Lee gives us a history lesson in Hitchock's classic film, Rope.
|"I'm so stoned right now.|
Join me on this cloud."
The film, based on the British play “Rope’s End” by Patrick Hamilton, starred John Dall and Farley Granger as two college grads who murder one of their fellow classmates to prove their own superiority. As a means to challenge the flawlessness of their “perfect crime,” they invite guests to a dinner party in their New York loft while the body is hidden in the room. Among the guests is the student's college professor Rupert Cadwell, played by James Stewart.
An impressive set was built, feature a large panoramic window that provided a view of the Manhattan skyline. This view was created using a massive cyclorama and model buildings that had actual working lights and smoking chimneys. Eight different fiberglass cloud formations were also built to absorb the multiple hues of lights that were to be used to simulate the sunset during filming.
The use of color added even further difficulty. The first Technicolor cameras were massive bulky machines. To create the mobility needed for the long takes, the walls of the set were built on casters so they could be moved and replaced to accommodate the camera's movements. Furniture and props also had to be moved and returned, all during the course of filming as the large camera made it’s way across the set. Aside from the opening credit sequence that takes place outside, Hitchcock only used ten carefully planned shots to film Rope. A reel of Technicolor film at the time was only 10 minutes long, so each shot had to be meticulously outlined.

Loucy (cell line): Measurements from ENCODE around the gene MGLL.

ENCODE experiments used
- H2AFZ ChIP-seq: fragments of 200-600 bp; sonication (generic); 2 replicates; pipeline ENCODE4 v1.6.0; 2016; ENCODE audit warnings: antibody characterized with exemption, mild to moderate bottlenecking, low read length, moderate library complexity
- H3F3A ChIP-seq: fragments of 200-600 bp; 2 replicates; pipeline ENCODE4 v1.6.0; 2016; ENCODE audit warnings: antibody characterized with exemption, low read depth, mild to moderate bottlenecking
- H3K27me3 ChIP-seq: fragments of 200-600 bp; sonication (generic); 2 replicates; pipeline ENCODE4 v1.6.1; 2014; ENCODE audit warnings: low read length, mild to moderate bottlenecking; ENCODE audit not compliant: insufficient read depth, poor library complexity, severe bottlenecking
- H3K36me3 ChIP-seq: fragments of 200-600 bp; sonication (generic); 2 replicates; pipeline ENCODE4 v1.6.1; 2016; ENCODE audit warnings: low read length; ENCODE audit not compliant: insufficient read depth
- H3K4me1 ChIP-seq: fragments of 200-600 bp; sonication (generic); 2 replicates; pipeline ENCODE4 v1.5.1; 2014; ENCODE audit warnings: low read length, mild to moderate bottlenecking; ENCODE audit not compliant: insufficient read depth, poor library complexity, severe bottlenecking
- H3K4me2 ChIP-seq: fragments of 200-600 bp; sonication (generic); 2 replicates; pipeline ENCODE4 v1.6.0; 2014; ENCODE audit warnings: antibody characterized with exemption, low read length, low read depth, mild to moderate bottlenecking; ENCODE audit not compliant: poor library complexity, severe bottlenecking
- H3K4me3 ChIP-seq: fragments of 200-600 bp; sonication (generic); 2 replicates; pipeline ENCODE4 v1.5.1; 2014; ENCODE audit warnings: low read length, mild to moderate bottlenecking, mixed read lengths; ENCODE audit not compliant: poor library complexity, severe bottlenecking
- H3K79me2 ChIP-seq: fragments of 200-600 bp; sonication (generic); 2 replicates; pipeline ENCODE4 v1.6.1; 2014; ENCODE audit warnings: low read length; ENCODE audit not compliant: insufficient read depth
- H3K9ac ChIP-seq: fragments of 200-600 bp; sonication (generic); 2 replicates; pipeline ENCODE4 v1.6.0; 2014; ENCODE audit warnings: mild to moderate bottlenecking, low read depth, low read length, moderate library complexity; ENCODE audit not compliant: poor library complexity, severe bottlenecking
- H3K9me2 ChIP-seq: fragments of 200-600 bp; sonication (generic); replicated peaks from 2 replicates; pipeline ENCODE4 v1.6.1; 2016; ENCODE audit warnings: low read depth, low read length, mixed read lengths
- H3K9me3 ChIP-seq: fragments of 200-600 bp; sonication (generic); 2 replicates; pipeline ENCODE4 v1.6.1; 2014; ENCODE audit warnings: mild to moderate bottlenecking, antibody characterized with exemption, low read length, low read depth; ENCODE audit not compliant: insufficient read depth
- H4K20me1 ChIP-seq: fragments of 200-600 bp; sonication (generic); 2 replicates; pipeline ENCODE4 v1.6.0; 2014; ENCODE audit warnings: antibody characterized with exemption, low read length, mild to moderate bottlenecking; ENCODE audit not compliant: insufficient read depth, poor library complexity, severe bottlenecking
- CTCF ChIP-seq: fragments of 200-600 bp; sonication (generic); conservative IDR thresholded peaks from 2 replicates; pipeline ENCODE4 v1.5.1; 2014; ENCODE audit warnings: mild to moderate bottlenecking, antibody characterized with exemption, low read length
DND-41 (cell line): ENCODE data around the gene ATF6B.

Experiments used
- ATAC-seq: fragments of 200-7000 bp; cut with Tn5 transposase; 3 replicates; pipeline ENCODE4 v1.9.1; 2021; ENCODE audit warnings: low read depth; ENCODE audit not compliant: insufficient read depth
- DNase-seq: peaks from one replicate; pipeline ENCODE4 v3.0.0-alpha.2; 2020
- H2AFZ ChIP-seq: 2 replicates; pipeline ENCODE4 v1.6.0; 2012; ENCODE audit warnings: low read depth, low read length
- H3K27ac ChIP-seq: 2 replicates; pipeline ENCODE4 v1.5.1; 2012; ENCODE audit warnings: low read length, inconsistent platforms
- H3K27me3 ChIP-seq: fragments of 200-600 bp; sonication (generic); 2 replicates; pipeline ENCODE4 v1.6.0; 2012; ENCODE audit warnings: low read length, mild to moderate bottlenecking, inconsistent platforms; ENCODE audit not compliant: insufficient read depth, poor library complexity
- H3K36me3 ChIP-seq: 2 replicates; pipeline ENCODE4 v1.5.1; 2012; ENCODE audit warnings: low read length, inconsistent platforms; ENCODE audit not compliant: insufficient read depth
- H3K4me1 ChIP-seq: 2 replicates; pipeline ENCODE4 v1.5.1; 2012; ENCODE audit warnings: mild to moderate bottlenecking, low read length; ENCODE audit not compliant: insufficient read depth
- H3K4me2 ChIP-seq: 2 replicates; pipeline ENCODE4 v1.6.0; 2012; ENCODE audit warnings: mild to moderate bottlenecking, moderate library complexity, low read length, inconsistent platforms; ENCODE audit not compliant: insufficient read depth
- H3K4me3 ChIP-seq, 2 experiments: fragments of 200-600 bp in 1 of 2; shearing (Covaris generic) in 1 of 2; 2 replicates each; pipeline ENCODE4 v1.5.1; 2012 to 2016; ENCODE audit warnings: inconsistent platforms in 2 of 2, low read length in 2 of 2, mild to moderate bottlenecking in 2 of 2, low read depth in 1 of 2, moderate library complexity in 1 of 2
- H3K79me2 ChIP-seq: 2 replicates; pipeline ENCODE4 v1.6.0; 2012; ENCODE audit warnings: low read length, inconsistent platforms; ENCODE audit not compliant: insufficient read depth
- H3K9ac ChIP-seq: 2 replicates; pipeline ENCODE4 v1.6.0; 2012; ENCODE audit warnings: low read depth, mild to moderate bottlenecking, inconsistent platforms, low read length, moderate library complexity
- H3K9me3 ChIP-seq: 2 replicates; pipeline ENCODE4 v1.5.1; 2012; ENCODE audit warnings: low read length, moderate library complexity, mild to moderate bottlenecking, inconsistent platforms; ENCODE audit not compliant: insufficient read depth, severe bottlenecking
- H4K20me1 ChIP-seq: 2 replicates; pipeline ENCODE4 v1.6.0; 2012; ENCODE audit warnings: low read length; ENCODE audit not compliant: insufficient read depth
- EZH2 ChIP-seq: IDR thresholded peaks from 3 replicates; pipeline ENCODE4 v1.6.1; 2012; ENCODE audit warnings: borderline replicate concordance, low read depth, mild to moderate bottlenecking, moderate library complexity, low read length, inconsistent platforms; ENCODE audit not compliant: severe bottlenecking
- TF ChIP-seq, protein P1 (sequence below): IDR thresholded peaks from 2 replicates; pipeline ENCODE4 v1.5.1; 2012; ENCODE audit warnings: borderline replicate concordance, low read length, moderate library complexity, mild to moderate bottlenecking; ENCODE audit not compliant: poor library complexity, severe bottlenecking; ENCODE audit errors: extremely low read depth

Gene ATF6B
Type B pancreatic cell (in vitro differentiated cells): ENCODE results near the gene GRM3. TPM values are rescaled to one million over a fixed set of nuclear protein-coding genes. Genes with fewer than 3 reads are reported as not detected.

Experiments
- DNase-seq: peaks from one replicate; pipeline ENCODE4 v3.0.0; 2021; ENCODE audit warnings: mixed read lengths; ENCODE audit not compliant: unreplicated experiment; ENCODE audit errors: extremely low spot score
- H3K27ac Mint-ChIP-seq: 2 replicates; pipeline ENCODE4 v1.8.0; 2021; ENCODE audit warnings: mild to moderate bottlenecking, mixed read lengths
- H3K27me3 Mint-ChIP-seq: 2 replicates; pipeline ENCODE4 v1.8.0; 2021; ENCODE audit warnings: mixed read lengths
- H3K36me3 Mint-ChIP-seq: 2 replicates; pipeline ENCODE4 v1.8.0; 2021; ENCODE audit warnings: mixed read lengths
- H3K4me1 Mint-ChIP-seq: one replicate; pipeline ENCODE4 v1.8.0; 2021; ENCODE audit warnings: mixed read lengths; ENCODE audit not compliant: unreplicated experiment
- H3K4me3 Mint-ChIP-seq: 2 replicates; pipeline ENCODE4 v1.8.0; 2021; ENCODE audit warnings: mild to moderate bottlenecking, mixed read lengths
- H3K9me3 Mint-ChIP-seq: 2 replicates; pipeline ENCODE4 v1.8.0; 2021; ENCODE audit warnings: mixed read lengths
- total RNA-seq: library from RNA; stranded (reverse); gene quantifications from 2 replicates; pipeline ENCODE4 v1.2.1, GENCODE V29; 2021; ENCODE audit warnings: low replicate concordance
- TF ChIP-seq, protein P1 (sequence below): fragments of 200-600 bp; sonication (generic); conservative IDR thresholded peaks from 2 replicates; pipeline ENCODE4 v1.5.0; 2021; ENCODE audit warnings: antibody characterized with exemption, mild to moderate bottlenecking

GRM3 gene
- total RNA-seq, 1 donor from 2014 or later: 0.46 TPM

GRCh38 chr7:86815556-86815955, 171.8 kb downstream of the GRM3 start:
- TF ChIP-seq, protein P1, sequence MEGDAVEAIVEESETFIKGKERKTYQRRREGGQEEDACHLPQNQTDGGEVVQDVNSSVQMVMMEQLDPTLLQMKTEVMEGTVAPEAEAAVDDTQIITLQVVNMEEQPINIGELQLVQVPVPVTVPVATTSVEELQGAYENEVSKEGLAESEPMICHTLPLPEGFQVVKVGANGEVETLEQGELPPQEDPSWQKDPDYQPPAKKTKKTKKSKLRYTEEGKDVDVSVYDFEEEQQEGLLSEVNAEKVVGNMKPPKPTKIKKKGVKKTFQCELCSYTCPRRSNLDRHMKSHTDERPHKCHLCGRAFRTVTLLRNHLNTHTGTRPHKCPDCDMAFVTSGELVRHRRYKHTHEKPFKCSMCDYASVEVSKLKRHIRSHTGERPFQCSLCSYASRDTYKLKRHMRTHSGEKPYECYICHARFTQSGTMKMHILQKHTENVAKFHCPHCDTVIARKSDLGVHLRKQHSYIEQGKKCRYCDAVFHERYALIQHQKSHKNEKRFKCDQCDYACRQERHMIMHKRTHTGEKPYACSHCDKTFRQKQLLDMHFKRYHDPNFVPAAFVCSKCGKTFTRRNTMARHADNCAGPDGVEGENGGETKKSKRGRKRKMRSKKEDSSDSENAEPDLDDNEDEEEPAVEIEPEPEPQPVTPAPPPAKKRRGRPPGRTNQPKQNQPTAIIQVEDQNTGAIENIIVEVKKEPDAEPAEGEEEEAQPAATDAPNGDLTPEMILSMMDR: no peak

|"Dude, how'd your hair|
get so perfect? I'm jealous!"
Once filming was complete, Hitchcock decided to re-shoot the last five scenes because he wasn't happy with the look of the sunset. Even after the re-shoot he was still frustrated with the lighting transition from sunset to twilight. It was one of the most difficult filming experiences of the director’s career.
Rope struggled at the box office, and the reviews for the film were unfavorable, calling Hitchcock's filming method "gimmicky," and a "thin exercise in suspense.” Rope was banned in numerous American cities because of the films strong homosexual subtext. At the time of it’s release, The Motion Picture Production Code prohibited any reference to homosexuality on film. Although it was never mentioned in the picture, Rope suffered criticism due to the implied relationship between the two male leads John Dall and Farley Granger. The fuel for the implications may also have come from the fact that those actors were actually homosexuals in real life. The criticism was nothing new considering Hitchcock was known for pushing the envelope in his films.
|"So, this is the scene where you|
guys swap wives. We're really
pushing the envelope
with this one."
James Stewart would later reveal he felt he was "badly miscast" in the film, and that Rope was the only movie he did with Hitchcock that he didn’t like. It’s was a unique role for Stewart. He doesn’t make his appearance until 28 minutes into the film. Rather than playing the typical good guy hero that he was accustomed to earlier in his career, his role in Rope is a conflicted antagonist. His crescendo of suspicion adds an uneasiness to the film. Despite his dislike, Rope was a much needed refreshing change of character for Stewart.
Today Rope has a 97% rating on Rotten Tomatoes. Public opinion has greatly swayed in the movie’s favor, and many critics considered Rope to be one of Hitchcock's most fascinating films. Today the real time "gimmick" and non-stop camera experiment is an impressive accomplishment, especially considering the limited technology available when the film was made. With memorable performances by leads Dall, Granger, and Stewart, Rope unwinds with classic Hitchcock suspense. It’s originality and outside of the box approach rivals many of today’s recycled films. Years later, it remains one of the most experimental movies to have ever come out of Hollywood. While its disappointing that Hitchcock considered Rope to be a sub par stunt, today's audience have the advantage (and open mind set) to experience and appreciate Rope as the director originally intended.